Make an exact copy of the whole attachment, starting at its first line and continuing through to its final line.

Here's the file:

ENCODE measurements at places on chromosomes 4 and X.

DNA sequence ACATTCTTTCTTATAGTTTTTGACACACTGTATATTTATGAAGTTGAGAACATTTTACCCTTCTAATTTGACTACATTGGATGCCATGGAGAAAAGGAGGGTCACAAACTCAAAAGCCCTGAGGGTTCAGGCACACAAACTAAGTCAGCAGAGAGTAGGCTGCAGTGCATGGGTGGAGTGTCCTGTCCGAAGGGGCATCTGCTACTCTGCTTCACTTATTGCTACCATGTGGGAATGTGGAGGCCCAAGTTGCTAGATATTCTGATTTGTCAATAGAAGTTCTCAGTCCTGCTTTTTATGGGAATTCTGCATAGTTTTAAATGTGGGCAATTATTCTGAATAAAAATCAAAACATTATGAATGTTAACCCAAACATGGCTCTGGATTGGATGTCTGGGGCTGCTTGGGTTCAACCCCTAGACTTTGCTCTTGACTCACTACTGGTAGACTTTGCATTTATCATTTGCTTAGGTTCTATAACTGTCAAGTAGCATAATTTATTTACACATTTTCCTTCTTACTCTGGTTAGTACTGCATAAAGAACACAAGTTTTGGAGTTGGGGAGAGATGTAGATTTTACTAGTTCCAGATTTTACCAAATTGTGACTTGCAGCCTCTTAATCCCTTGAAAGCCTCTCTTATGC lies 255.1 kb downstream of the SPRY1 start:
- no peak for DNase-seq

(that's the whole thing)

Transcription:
ENCODE measurements at places on chromosomes 4 and X.

DNA sequence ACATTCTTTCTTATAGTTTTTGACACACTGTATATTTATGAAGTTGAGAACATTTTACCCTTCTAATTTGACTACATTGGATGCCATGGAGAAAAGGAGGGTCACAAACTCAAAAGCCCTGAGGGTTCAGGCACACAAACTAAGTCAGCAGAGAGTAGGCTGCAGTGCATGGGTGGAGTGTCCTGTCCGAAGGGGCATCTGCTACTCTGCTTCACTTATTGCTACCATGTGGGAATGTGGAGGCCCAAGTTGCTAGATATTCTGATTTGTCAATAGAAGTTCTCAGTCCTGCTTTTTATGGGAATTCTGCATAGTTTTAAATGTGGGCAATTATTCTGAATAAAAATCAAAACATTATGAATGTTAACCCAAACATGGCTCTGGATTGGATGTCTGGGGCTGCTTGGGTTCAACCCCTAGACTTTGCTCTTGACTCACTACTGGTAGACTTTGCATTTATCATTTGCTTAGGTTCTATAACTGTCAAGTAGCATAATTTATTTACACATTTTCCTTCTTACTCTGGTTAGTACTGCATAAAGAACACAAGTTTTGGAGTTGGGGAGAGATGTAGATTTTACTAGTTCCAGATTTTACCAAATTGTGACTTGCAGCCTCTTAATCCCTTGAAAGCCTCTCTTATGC lies 255.1 kb downstream of the SPRY1 start:
- no peak for DNase-seq